Written by: Tim Edison

Updated: July 13, 2023

The Difference Between Oaked And Unoaked Wine

The Difference Between Oaked And Unoaked Wine

We all love a glass of wine. Either it comes with a good dinner or meal, or even for special occasions and celebrations. Admittedly, we can't enjoy all of them, but there are enough different types of wine to content a lot of people: from the finest white wine to the darkest red wine, the range is vast, and everyone can find the perfect taste for himself. But did you know that some wines are maturing and fermenting differently from other, some being in oak barrels and others being unoaked? But what is the difference between oaked and unoaked wine? Does it make a lot of difference? Is the taste different? Why would you use oak for?

This article aims to answer these questions!

What Is Oaked Wine

Historically, palm trees were first used to store wine but palm being a very tough type of wood, it wasn't the best suited to make barrels. After testing multiple trees, oak was the best fit for the job, and it has been the best kind of tree since the Romans started using it in the antiquity. It then spread across Europe and the world.

Nowadays, the white oak (Quercus Alba) is mostly used in America, thanks to its fast growth, wider grain, and lower wood tannins. The trend is changing in Oregon where a different type of white oak (Quercus Garryana) is starting to gain usage due to its similarities to the European oak.

Before cutting the hardwood, it takes around 100 years before it is in ideal condition: the tree will mature slowly and develop a tighter grain which is what winemakers are looking for. One tree provides enough wood for two 225-liter barrels.

The oak types are coming from all over the world including America, France and surprisingly, Hungary which has a long history with wine as well. The funny thing is the French wines were mostly stored in Hungarian oak barrels before World War I, and since these two countries were at war, France had to develop and research which kind of French oak would be the best fitted to replace the Hungarian trees that they were not able to acquire any more.

History apart, winemakers don't only use oak barrels, they also use oak chips that they put into the barrels to add more taste to the wine. Some are even using stainless steel casks and only putting oak chips into the barrels to add the flavor to the wine.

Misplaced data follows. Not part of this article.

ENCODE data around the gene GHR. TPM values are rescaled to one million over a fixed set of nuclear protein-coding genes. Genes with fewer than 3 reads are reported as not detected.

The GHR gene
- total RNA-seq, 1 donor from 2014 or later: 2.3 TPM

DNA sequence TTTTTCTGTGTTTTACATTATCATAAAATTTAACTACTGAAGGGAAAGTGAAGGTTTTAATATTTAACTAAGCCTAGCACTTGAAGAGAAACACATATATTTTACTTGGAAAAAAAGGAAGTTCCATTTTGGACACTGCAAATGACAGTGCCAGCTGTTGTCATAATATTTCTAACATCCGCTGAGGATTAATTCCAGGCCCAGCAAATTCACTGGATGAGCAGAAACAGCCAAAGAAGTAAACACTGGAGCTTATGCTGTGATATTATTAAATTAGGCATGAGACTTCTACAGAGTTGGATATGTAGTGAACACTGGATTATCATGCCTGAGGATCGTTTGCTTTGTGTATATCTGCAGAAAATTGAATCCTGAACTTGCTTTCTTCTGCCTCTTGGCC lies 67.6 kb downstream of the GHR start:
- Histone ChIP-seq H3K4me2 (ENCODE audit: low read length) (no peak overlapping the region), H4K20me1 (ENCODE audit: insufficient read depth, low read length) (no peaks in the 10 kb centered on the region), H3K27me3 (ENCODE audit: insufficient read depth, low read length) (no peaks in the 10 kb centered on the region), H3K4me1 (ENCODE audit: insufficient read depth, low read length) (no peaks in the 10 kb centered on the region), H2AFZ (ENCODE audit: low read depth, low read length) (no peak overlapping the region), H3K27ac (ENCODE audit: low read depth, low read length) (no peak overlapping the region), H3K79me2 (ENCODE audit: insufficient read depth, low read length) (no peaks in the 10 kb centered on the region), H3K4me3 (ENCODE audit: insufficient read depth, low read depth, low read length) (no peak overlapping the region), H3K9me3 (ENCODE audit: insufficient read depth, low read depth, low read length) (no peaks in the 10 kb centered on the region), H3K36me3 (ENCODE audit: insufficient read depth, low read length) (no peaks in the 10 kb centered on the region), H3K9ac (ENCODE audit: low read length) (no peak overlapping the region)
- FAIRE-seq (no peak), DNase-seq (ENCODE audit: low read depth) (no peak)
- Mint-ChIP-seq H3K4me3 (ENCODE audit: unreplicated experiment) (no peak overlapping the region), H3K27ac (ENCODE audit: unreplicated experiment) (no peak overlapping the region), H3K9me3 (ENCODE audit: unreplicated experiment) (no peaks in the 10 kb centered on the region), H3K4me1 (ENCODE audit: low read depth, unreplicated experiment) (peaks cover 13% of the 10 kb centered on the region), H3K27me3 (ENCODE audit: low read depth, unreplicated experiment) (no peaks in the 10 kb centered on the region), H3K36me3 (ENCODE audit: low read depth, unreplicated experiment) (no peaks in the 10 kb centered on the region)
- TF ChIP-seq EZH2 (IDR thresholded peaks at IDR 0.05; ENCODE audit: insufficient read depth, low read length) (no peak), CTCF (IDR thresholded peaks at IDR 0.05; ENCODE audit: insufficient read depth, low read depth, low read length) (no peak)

Oak is used in winemaking to modify the wine during its fermentation or maturation. As the oak barrels are airtight, the exposure to oxygen is shallow, and the wine can evaporate in some varying quantities, at an average rate of 10 % on a 225-liter barrel in a single year.

Seeing that you lose wine every year because of evaporation, why would you use an oak barrel to store your wine?

There are multiples reasons why we use oak barrels. The first one is for the taste of the wine. Depending on which kind of oak you use, you can modify the flavor of the wine with the phenols within the wood. These phenols (the chemicals affecting the taste, the color and mouthfeel of wine) will interact with the wine and produce vanilla type flavors, adding sweetness to wine. Depending on the kind of oak involved, it will interact with the tannin levels of the wine and possibly make it drier to drink. The oak will also protect the wine against oxidation and reduction. This will protect you as well from tasting corked wine which can be disgusting. It may happen, but this is very uncommon.

Depending on the oak type and the type of grapes used to produce the wine, you can feel different flavors that will derive from the oak used to ferment or mature the wine: it ranges from caramel, cream, smoke, vanilla, and even spice.

For example, a Chardonnay will have a very distinct flavor from the fermentation in oak which will include coconut and cinnamon. This goes for white wines per example. For red wines, you can taste mocha or toffee depending on the "toastiness" of the barrel.

Fermenting wines into oak also affects the color and the general aspect of the wine. If a white wine is oaked, it will tend to be yellower and look silkier than an unoaked wine.

You have to remind as well that the flavor, the color, and all the other characteristics of wine are related to one person: the winemaker.